Scarlett Johansson is naked in Under the Skin. Remarkably, she’s never done that before in a movie. Yet there’s more to it than that, as there usually is with her. Sex appeal has been a central part of Johansson’s stardom ever since she came to prominence 10 years ago in Lost in Translation, but rather than rest on that and settle for, say, Jessica Alba’s career, she has assiduously sought out roles that have been about something else. Thus: the spurned mistress in Match Point, the assassin trying to go straight in the Marvel Comics movies, the disembodied software system in Her. Now in this science-fiction film, she moves her sexuality to center stage, hence the full-frontal nudity. The star casts a coldly analytical eye on her body and the effects it has on people, and this is what makes this icy and remote film so arresting.
Her character, like all the others in this film, has no name. She is an alien being who roams the streets of Glasgow and the surrounding towns in a white unmarked van, her stony gaze falling on young men walking alone who aren’t overly well-dressed and might need a ride. When she finds a man who won’t be missed, she entices him sexually into a, uh, lair? Room? Parallel dimension? And then, for lack of a better word, consumes him.
Sporting a black shaggy bob, fashionably beat-up jeans, and a fake fur coat over a hot pink top, Johansson moves stiffly and robotically through spectacular vistas of the Scottish countryside. This befits a character who is highly sexual and yet completely disengaged from her sexuality, treating it purely as a means to an end. When she’s chatting up men, we see Johansson flashing her familiar ingratiating, apple-cheeked smile (along with a less familiar English accent), but as soon as she’s alone, her face reverts to an impassive mask.
This is only the third film by the wildly talented but ferociously enigmatic British director Jonathan Glazer, who followed his blazing 2001 debut Sexy Beast with the disappointing 2004 film Birth. The scenes with the alien in the wild are filmed with a you-are-there realism. They come by that honestly, as the filmmakers dropped Johansson in full costume into Glasgow locations and had her interact with the locals, who were unaware at the time that they were being filmed or that they were talking to one of Hollywood’s biggest stars. By contrast, the scenes where the entity entraps the men are filmed on what is clearly a bare black soundstage. We don’t find out until midway through exactly what happens to the victims, but when we do, it’s the movie’s one moment of genuine horror.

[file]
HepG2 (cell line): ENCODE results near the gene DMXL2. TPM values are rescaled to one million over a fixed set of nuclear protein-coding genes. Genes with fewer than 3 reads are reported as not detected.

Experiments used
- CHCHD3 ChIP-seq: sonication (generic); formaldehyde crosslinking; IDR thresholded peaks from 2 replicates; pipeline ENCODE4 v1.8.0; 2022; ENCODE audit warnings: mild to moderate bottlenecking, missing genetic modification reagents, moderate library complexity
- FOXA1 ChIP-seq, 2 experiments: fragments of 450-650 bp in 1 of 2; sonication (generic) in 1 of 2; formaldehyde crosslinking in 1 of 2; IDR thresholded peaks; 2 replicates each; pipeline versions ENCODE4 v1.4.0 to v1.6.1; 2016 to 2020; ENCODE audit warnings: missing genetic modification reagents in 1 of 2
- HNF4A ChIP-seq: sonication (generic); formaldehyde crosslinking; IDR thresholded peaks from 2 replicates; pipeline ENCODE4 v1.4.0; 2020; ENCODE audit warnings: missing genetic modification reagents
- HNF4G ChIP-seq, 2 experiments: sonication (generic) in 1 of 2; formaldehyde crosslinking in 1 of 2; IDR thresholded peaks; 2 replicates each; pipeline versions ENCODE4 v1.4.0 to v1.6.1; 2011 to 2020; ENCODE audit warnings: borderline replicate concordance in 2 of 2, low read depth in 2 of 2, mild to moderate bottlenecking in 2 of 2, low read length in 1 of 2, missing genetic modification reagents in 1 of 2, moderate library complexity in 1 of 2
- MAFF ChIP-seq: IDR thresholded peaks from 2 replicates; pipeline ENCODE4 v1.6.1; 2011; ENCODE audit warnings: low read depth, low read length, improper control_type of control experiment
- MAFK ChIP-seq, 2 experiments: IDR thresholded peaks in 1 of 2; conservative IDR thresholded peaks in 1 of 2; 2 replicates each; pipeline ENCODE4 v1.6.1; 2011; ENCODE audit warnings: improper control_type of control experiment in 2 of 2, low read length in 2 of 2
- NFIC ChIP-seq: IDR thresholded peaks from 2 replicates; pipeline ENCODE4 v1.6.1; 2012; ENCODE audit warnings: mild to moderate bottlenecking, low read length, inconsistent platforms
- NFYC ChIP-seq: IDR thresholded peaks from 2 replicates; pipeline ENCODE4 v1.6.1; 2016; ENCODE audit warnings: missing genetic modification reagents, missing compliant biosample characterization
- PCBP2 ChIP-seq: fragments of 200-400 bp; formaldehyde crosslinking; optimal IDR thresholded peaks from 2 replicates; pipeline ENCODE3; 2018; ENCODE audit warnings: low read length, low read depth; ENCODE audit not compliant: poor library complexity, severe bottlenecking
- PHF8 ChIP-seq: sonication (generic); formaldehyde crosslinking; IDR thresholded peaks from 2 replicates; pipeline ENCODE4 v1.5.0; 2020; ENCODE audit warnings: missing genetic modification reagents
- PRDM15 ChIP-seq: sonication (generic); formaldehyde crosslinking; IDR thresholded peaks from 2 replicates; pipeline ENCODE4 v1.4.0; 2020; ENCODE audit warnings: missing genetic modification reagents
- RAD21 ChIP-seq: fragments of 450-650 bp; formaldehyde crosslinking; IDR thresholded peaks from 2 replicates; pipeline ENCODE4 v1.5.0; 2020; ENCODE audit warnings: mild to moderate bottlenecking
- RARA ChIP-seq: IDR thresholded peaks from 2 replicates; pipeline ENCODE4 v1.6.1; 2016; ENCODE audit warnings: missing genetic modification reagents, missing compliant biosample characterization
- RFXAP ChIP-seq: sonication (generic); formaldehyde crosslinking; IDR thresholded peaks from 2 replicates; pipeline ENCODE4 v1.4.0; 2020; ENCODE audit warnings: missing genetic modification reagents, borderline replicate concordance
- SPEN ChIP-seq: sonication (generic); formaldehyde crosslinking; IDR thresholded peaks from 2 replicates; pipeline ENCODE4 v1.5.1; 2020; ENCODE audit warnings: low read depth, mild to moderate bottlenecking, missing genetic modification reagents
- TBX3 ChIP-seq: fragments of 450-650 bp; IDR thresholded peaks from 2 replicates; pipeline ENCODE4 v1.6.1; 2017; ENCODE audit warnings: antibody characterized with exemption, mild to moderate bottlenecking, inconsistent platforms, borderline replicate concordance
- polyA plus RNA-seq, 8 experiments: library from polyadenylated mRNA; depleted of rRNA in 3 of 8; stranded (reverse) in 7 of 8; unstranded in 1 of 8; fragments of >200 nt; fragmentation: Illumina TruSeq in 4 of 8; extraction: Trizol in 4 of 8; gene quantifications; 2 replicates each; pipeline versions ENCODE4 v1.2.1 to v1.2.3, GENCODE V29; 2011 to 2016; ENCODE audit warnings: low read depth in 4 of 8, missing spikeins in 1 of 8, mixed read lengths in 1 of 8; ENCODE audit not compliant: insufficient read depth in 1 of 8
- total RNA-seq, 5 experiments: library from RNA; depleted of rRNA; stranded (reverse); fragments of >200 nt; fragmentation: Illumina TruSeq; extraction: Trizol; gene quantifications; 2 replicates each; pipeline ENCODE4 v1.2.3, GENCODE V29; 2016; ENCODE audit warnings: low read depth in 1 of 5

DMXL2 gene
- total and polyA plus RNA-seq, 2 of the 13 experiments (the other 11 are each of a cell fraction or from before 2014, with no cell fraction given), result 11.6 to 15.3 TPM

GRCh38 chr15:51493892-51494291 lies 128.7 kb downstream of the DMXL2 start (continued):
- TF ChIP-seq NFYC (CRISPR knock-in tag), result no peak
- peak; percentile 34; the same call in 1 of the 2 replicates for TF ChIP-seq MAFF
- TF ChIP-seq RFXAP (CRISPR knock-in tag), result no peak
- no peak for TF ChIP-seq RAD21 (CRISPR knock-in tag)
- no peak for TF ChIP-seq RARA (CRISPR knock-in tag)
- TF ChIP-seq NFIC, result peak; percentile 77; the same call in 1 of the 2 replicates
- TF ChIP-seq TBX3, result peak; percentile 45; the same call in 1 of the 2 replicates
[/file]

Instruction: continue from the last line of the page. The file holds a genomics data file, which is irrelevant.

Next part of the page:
In adapting Michel Faber’s novel, Glazer and his co-writer Walter Campbell have pared away much of the detail about what the outsider is doing, with dialogue kept to the barest minimum. The resulting aura of mystery leads to provocative questions about this implacable creature and what exactly she’s after. Yet the filmmakers might have gone a bit too far in that direction. Specifically, we could use more information about the character’s gradual switch from pitiless killer to confused empathizer with humans. It appears to revolve around her encounter with a hitchhiker with a deformed face, but Glazer could have accomplished so much just by dropping a few more clues about what the extraterrestrial makes of the human race that she’s impersonating.
This is especially true of a late encounter with a man who takes her in simply out of kindness toward a girl who looks lost and frightened. Under the Skin will appeal to fans of inscrutable experimental science-fiction like Upstream Color and Beyond the Black Rainbow, but it turns out to mirror another Johansson movie, Don Jon. Both this and Joseph Gordon-Levitt’s sex comedy are about people who don’t know how to function in the world other than by seduction, until they’re given a glimpse of other means of existence.
The climactic sequence neatly acknowledges how the same looks that draw male victims toward the visitor also attract the other predators that this world harbors. Johansson seems to grasp this more firmly than even the filmmakers do, and her performance hints at depths that probably are absent from the script. The alien’s final act makes an indelible image because it represents a primal reckoning between the star and her desirability. There have been sexy movie stars as long as there have been movies, but I can’t remember the last time one owned and disowned her sexiness so comprehensively in a single stroke. What is it like to be Scarlett Johansson? What is it like to be that hot, to be that famous for being hot, and to think deeply about what it all means? Most of us will never know, but this flawed film and the uncanny performance at its heart give us a tantalizing clue.
Under the Skin
Starring Scarlett Johansson. Directed by Jonathan Glazer. Written by Walter Campbell and Jonathan Glazer, based on Michel Faber’s novel. Rated R.